PR30947 - resolving ALARM

Brooks Moses
Thu Mar 8 01:18:00 GMT 2007

Daniel Franke wrote:
> I spent this evening feeling my way around iresolve.c and trans-intrinsic.c to 
> figure out how to fix the code that is generated for ALARM. It happens, that 
> the intent(out) value of the STATUS argument is lost:
>     D.1003 = (int4) sec;
>     D.1004 = (int4) h;
>     D.1005 = (int4) stat;
>     _gfortran_alarm_sub_int (&D.1003, &D.1004, &D.1005);
>   }
> [snip]
> The first attempt was to find a way to add a line as 
>     stat = (int1) D.1005;
> which would solve the issue ...

That would, I believe, be a good long-term thing to have in the toolbox 
in general.  Also probably more complicated to implement.

> OTOH, I learned that there are two schools in the overall list of intrinsics: 
> gfc_convert_type everything or not at all. For example, the bessel family 
> take their arguments "as is", without any casting prior to calling the 
> builtin functions. 

As I mentioned in another thread, I think that there _should_ be a 
distinct difference between how this sort of thing is handled in 
arithmetic functions like the bessel family, compared to how it's 
handled in system functions like ALARM and whatnot.  Or, more 
accurately, they need not be different, but there shouldn't be an 
assumption that they're the same.

By and large, I'm in favor of having arithmetic functions take their 
arguments "as is", and system functions do casting unless (as with 
things that can overflow an INTEGER(4)) there's a good reason not to. 
The subroutines with INTENT(OUT) arguments are a flaw in this grand 
scheme, though.

> Thus, removing any casts from iresolve.c(gfc_resolve_alarm_sub) results in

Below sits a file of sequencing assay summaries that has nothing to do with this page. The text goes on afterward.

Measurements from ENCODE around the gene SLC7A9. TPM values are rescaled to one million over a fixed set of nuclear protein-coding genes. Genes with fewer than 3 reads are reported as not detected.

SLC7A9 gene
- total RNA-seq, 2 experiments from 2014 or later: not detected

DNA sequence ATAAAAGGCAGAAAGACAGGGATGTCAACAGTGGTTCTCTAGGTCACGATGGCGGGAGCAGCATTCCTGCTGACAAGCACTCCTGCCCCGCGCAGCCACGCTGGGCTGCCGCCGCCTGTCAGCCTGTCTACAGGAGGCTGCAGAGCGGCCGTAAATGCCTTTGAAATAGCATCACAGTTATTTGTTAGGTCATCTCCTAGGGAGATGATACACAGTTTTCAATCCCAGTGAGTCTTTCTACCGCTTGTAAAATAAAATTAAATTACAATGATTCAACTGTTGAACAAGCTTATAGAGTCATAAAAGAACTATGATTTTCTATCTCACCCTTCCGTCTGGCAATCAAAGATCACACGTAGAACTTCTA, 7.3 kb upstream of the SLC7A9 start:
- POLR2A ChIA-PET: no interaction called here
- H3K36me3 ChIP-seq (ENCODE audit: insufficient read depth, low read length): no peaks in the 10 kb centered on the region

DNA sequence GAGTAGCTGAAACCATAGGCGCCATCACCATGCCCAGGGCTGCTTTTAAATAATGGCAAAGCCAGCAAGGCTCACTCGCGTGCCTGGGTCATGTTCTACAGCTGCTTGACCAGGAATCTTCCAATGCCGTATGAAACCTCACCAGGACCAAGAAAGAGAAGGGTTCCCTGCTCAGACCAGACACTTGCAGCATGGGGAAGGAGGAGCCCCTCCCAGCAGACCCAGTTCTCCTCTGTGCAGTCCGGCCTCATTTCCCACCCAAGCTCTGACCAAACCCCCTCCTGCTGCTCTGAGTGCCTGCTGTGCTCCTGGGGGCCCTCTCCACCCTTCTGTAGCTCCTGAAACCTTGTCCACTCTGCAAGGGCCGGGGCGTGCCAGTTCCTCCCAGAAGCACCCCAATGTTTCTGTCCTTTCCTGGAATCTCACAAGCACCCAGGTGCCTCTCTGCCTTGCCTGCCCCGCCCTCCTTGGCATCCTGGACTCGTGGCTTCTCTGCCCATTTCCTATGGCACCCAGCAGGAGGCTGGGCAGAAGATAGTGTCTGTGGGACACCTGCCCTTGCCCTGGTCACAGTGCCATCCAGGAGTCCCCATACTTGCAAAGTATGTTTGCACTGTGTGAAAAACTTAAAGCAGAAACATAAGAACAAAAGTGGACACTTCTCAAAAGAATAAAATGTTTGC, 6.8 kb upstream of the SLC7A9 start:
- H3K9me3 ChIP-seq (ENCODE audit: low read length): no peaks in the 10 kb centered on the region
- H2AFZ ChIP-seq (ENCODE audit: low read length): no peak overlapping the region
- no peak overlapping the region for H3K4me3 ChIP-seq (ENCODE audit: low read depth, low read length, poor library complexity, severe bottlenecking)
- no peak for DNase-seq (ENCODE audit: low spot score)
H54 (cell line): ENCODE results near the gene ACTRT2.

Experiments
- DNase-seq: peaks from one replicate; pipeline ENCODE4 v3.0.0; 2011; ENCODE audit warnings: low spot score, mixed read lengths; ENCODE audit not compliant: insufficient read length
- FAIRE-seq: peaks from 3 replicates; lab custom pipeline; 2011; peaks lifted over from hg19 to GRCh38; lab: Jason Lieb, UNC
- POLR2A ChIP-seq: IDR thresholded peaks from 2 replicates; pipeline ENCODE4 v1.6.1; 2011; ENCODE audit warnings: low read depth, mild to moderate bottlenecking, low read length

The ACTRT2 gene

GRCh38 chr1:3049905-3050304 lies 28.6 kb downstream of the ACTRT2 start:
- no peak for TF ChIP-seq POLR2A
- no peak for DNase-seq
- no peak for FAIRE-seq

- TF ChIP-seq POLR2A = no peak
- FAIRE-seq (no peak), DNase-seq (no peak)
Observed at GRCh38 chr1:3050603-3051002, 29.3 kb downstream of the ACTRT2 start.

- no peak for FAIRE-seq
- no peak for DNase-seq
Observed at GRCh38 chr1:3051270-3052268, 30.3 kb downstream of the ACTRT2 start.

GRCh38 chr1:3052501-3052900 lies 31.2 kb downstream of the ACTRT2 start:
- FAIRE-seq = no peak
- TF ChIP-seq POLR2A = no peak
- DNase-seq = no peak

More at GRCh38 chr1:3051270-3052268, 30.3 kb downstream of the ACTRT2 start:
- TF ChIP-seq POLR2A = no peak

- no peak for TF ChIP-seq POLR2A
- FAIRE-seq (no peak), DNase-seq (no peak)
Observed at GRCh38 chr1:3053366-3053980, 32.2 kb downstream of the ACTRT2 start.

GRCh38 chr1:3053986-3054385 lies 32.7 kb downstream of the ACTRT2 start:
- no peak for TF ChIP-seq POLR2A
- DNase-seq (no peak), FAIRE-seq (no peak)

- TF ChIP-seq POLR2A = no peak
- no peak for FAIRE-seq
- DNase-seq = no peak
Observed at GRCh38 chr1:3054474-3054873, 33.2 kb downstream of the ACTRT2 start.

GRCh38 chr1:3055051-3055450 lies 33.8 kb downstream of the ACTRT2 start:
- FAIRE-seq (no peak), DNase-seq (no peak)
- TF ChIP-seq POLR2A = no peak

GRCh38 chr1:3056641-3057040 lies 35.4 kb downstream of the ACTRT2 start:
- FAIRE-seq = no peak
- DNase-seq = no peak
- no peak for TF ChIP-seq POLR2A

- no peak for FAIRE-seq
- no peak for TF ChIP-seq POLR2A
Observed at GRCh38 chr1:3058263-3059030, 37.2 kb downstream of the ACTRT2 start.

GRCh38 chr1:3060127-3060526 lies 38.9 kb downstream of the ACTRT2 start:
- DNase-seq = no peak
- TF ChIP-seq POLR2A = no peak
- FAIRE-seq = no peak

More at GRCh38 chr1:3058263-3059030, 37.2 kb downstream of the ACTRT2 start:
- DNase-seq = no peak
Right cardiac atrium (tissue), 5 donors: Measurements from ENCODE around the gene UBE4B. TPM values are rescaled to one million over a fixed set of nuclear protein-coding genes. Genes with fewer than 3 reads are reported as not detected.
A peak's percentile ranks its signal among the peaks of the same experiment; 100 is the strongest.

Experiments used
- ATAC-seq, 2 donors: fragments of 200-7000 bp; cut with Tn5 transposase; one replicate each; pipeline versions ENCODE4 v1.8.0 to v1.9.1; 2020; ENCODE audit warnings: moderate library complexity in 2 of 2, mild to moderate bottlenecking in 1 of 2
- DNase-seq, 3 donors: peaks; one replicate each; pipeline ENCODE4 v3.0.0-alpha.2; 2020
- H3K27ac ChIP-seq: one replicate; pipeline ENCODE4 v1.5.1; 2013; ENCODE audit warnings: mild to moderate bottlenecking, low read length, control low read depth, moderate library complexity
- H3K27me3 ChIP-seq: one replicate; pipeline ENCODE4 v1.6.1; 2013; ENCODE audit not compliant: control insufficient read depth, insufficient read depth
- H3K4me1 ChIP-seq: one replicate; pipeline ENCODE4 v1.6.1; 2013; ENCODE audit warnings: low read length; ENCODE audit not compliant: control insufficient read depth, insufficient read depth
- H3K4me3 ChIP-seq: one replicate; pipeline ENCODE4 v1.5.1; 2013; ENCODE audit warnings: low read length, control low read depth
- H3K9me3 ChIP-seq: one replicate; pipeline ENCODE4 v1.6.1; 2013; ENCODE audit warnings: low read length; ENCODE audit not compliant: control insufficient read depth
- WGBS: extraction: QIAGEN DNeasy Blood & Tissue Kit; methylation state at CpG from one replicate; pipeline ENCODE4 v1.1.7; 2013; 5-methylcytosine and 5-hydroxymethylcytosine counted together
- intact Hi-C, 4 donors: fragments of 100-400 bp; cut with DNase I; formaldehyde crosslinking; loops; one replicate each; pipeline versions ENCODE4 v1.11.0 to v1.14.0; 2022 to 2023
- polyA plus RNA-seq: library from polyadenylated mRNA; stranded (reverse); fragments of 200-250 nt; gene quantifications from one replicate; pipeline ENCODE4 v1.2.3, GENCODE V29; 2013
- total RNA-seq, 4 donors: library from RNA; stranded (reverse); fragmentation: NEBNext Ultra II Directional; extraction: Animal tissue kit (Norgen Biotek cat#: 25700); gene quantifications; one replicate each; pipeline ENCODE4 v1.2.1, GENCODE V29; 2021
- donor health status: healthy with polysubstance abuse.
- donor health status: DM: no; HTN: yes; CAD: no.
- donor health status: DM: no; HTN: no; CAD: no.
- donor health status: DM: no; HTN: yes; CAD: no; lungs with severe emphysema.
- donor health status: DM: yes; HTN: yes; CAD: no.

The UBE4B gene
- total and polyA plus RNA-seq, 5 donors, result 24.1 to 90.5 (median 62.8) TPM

> this code:
> [snip]
>   static int4 h = 1;
>   static int1 sec = 2;
>   static int2 stat = -1;
>   _gfortran_set_std (68, 127, 0);
>   _gfortran_alarm_sub_int (&sec, &h, &stat);
> [snip]
> This seems to work with any (integer) input type for sec and stat. The 
> question is whether this solution is acceptable? 

My guess is that this will break on big-endian machines, or with int8, 
or some combination thereof.  You're passing an integer of one kind and 
storage size to a subroutine expecting another, and it's just luck 
(albeit fairly common luck) that it happens to work.

The standard solution is to cast the INTENT(IN) arguments, and write 
multiple versions of the _gfortran_alarm_sub_int subroutine for each 
kind of the INTENT(OUT) argument.

> Index: gcc/fortran/intrinsic.texi
> ===================================================================
> --- gcc/fortran/intrinsic.texi	(revision 122640)
> +++ gcc/fortran/intrinsic.texi	(working copy)
> @@ -782,12 +782,16 @@
>  @table @asis
>  @item @emph{Description}:
>  @code{ALARM(SECONDS, HANDLER [, STATUS])} causes external subroutine @var{HANDLER}
> -to be executed after a delay of @var{SECONDS} by using @code{alarm(1)} to
> +to be executed after a delay of @var{SECONDS} by using @code{alarm(2)} to
>  set up a signal and @code{signal(2)} to catch it. If @var{STATUS} is
>  supplied, it will be returned with the number of seconds remaining until
>  any previously scheduled alarm was due to be delivered, or zero if there
>  was no previously scheduled alarm.
> +The @code{HANDLER} may either a @code{SUBROUTINE}, a @code{INTEGER FUNCTION} or
> +an @code{INTEGER} scalar. The scalar values may be either @code{SIG_IGN=1} to
> +ignore the alarm generated or @code{SIG_DFL=0} to set the default action.
> +
>  @item @emph{Standard}:
>  GNU extension

On the other hand, this change seems independent.  Assuming that you've 
tested to make sure that our ALARM implementation actually conforms to 
that added paragraph in practice, I think that this should be committed 
to trunk and 4.2.

(Note that that should be "an @code{INTEGER FUNCTION", though.)

Right now, for 4.2, I think the right answer is to remove the cast on 
STATUS, document that it must be an INTEGER(4), and add code to the 
appropriate gfc_check function to test for that.  Anything else strikes 
me as too risky at this late date.

Thanks for looking at this!
- Brooks

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